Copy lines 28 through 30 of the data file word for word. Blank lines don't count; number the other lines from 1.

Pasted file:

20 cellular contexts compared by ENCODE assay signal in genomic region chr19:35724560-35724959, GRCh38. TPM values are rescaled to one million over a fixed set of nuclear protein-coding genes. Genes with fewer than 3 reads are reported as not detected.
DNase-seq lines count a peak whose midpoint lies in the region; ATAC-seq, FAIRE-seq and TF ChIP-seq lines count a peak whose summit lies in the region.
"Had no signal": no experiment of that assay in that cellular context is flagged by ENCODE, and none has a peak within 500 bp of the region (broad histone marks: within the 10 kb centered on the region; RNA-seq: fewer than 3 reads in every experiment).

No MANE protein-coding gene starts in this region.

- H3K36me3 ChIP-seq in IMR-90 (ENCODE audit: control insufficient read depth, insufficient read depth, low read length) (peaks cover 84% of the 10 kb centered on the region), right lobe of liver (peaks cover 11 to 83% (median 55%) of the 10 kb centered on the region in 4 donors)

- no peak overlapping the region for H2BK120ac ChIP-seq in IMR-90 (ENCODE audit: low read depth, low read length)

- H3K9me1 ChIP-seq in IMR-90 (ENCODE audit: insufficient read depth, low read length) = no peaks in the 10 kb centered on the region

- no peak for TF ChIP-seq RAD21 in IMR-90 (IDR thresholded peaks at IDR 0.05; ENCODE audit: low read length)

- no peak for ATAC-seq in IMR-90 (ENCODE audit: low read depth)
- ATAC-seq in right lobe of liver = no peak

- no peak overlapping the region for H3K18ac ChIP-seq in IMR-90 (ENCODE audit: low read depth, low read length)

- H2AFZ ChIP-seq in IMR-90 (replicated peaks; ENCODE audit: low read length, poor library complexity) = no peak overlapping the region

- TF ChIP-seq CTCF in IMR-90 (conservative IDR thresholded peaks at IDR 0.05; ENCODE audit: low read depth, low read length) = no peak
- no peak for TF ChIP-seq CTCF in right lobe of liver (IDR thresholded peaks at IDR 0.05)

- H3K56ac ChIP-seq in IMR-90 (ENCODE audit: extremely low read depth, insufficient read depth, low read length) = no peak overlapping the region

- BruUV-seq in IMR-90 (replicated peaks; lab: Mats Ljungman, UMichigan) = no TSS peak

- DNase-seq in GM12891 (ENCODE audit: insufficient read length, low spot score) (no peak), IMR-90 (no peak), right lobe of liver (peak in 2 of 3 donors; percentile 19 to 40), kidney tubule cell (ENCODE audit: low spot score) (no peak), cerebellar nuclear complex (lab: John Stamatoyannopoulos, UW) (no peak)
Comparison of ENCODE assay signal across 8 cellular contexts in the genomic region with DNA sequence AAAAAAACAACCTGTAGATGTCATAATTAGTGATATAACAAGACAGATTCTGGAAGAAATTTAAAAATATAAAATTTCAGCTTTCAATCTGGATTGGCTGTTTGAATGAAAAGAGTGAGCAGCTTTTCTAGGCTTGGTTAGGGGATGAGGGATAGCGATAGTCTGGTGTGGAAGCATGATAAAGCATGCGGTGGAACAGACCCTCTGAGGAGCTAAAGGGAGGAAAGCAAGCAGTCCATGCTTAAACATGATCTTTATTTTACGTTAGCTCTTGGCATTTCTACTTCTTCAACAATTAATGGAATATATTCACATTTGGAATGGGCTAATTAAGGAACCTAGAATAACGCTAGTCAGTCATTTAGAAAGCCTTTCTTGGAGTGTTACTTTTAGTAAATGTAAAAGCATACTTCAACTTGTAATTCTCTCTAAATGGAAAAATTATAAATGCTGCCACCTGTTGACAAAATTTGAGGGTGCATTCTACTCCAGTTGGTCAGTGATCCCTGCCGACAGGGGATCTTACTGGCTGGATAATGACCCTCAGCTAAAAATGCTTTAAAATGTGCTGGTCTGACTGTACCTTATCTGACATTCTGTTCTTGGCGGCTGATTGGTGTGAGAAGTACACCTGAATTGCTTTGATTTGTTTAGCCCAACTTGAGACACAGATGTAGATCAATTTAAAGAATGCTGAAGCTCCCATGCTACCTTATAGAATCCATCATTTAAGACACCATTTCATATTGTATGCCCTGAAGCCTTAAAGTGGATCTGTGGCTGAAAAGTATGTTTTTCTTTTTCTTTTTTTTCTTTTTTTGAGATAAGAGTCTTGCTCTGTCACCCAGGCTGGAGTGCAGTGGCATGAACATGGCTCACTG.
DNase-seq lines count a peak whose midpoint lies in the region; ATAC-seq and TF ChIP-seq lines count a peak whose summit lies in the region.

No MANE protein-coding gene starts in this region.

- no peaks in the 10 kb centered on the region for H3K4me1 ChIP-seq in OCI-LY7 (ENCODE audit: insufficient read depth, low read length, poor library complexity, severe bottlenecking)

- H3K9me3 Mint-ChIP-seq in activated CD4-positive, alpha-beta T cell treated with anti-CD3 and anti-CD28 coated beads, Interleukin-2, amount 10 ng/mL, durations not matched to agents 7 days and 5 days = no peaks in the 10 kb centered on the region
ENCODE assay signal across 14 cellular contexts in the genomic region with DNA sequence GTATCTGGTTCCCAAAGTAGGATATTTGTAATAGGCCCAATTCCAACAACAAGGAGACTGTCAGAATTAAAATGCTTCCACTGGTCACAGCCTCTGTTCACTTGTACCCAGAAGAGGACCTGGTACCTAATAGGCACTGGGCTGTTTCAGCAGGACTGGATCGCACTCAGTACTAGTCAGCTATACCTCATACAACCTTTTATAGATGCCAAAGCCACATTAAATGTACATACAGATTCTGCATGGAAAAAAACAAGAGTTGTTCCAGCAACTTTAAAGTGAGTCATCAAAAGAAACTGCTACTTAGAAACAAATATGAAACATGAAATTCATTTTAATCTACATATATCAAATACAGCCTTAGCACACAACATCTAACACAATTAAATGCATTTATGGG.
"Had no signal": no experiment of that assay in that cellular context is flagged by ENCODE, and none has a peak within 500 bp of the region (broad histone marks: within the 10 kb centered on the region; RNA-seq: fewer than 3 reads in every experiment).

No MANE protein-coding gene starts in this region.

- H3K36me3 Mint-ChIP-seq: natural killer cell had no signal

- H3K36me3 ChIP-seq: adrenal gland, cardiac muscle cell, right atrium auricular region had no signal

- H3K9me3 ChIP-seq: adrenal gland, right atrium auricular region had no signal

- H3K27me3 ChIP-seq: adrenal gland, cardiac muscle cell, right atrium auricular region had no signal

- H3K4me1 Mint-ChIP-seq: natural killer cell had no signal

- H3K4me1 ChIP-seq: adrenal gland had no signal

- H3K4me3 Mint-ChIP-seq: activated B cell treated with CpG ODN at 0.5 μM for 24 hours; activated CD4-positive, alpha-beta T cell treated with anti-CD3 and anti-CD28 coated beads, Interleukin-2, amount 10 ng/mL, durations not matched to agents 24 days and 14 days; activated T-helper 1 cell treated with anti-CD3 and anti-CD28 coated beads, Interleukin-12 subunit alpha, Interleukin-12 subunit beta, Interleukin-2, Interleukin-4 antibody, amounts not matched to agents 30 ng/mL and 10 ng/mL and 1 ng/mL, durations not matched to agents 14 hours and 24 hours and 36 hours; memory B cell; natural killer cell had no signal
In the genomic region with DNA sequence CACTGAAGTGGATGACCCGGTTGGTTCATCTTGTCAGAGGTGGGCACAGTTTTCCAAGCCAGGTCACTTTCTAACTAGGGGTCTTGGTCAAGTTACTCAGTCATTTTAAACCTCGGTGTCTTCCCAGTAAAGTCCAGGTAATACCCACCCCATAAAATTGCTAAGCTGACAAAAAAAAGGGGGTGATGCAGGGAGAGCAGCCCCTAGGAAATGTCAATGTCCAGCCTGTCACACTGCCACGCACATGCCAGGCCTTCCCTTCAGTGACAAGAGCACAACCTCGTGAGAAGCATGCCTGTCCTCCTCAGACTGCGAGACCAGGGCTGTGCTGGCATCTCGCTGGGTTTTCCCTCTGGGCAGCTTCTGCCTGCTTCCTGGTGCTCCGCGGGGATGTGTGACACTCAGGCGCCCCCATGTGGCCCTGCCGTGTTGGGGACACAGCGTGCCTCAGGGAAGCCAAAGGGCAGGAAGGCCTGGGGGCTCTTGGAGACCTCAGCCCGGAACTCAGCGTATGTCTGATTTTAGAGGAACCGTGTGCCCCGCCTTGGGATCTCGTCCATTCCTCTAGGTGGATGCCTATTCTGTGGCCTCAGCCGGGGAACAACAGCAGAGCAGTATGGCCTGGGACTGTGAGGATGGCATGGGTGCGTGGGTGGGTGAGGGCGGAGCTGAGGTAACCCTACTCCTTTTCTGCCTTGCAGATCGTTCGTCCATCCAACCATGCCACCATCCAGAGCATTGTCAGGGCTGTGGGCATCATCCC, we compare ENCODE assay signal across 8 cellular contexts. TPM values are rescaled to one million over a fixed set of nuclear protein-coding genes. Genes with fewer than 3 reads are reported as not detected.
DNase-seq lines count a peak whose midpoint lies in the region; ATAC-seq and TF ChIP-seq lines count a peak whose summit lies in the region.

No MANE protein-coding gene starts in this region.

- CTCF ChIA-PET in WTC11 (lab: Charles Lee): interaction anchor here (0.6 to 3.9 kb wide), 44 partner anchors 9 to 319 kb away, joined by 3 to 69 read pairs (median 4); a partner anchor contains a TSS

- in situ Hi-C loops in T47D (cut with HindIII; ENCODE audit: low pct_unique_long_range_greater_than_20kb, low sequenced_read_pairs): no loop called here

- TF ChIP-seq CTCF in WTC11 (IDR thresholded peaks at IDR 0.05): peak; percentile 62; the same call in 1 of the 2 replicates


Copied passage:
- H3K9me3 ChIP-seq: adrenal gland, right atrium auricular region had no signal

- H3K27me3 ChIP-seq: adrenal gland, cardiac muscle cell, right atrium auricular region had no signal

- H3K4me1 Mint-ChIP-seq: natural killer cell had no signal